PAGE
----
It is true that you must draw on your own experience when trying to write a story. But the trick is to identify what is interesting, unique and original in that experience that will surprise and attract the reader. Looking at what you know in a new light will draw out new fiction from old experiences. Recognize among all the paraphanelia of your mind a situation, idea, perception or character that you can turn into a story.

The kind of "writing what you know"that is least likely to produce good fiction is trying to tell exactly what happened to you at exactly such and such a time. Probably all good fiction is autobiographical in some way, but the awful, or hilarious, or tragic thing you went through may offer as many problems as possibilities when you start to turn it into fiction.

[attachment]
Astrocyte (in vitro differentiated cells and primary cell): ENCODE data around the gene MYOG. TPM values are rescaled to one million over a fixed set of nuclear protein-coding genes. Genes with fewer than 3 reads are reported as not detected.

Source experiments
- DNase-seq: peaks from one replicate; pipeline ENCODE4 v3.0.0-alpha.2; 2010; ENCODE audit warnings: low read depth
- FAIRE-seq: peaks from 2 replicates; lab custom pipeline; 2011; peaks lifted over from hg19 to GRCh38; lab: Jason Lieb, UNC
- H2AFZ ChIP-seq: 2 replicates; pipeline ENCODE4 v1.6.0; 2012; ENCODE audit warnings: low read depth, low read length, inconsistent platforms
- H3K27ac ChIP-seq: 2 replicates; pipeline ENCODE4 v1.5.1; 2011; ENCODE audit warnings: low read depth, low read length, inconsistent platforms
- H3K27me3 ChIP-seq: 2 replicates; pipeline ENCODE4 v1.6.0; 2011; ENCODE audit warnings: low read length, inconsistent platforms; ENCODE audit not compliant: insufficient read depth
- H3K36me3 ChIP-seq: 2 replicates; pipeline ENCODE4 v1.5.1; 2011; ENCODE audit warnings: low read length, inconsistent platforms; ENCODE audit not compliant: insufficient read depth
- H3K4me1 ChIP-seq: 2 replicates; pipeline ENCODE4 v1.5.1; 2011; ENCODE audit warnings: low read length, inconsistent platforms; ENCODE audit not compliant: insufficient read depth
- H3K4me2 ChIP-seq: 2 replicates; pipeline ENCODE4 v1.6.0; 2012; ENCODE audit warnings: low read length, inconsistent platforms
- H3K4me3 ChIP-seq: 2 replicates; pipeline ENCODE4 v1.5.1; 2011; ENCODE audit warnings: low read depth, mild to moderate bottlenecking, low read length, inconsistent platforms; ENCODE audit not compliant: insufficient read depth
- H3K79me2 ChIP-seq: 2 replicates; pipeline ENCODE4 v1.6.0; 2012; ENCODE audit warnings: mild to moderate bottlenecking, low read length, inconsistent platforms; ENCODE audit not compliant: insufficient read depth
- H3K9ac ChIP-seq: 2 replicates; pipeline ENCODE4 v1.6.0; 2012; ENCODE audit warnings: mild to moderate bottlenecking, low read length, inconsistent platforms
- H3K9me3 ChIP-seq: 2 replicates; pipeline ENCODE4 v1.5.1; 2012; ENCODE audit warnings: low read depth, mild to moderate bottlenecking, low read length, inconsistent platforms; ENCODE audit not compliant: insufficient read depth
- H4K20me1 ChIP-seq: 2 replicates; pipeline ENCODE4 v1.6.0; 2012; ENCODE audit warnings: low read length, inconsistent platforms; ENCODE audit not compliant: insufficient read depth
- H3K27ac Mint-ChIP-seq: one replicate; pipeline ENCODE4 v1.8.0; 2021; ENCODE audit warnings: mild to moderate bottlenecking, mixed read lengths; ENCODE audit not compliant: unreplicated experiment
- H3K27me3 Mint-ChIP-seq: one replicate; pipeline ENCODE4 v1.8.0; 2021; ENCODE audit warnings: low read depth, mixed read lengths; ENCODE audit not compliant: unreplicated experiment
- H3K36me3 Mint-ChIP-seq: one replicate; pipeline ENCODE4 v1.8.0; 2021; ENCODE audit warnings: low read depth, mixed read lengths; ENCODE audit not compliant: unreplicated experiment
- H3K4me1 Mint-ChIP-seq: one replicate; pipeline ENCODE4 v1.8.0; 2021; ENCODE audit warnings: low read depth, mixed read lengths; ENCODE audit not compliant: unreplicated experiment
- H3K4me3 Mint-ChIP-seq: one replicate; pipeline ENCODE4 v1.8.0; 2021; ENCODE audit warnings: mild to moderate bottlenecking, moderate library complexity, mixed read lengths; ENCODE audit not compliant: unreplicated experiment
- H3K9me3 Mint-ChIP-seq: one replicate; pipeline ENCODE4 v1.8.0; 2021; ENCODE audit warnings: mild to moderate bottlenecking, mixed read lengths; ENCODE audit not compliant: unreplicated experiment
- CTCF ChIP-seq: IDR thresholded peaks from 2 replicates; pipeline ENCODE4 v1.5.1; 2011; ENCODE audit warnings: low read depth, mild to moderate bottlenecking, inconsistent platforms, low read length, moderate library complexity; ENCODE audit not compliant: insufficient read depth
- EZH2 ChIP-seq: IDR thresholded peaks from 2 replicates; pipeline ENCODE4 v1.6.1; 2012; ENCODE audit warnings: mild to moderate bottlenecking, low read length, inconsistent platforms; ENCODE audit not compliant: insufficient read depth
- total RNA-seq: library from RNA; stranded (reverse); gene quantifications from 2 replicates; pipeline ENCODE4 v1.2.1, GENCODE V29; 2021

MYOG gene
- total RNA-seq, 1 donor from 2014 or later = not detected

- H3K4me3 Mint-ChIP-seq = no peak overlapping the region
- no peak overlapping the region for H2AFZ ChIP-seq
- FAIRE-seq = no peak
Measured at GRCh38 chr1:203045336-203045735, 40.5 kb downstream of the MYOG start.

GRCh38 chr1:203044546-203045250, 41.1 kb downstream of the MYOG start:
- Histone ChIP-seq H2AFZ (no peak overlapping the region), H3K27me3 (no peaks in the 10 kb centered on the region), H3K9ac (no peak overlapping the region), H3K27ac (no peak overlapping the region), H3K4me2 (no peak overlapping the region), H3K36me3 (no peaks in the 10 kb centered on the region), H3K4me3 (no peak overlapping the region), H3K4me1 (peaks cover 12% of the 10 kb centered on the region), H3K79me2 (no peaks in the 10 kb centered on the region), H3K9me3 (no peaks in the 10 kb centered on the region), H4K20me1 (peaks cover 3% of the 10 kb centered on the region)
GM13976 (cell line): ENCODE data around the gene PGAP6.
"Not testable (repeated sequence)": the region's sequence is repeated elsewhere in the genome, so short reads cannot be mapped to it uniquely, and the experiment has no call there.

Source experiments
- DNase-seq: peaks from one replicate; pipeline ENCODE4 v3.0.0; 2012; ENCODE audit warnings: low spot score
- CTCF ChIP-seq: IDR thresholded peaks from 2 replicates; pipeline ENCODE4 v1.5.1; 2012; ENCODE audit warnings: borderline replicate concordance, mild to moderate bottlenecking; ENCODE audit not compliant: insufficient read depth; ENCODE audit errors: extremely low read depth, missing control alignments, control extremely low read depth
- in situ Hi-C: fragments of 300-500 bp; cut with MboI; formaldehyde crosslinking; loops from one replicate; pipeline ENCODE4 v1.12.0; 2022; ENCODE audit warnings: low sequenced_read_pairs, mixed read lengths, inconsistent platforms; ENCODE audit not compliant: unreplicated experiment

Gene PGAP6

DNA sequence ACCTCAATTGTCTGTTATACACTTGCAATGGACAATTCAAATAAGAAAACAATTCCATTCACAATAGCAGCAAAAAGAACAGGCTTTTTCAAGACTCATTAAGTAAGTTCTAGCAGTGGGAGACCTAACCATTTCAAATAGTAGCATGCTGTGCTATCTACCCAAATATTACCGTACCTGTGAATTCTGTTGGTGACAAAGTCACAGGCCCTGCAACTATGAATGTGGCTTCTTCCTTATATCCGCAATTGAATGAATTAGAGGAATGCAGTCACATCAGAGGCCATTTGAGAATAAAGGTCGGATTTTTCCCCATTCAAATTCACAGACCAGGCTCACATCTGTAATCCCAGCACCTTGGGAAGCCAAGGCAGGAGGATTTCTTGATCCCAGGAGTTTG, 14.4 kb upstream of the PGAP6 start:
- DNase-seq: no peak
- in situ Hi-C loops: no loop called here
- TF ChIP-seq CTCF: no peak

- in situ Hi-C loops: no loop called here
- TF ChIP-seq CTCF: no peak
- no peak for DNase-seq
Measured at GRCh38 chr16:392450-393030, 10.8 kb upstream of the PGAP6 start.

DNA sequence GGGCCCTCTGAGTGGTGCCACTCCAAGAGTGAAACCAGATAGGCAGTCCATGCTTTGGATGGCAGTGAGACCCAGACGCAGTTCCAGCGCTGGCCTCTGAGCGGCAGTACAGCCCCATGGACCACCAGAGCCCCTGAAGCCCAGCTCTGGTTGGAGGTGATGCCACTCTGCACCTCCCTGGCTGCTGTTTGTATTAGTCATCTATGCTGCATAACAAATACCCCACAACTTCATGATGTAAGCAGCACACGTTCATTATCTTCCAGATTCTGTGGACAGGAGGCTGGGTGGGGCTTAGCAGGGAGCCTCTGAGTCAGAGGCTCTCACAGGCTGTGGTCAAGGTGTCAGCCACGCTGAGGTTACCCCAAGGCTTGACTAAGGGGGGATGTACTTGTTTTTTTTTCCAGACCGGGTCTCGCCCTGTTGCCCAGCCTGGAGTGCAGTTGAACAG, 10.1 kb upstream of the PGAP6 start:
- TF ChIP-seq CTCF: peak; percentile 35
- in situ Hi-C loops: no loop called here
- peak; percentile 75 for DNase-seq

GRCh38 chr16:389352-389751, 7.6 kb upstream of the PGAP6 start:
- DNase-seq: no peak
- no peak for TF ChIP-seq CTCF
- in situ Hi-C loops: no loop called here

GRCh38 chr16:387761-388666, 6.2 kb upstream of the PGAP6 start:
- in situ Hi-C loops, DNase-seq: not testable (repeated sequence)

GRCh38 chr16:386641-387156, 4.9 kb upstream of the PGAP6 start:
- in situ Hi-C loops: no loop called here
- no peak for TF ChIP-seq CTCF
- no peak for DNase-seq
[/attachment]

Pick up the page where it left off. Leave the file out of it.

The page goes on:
Try writing a brief summary of what happened, no more than a hundred words. What kind of story might this be? Can the raw material of incident, accident and choice be reshaped, plumped up, pared to the bone, differently spiced? You experienced whatever it was chronologically, but is that the best way to bring its meaning out? Perhaps you experienced it over a period of months or years; what are the fewest scenes in the least amount of time that could contain the action? If you are the center of the action, then you must be thoroughly characterized. Soon you can begin to shape your fiction into an idea that has turned that blank page into a full, exciting story!

Monday, March 12, 2012

The Computer As A Tool?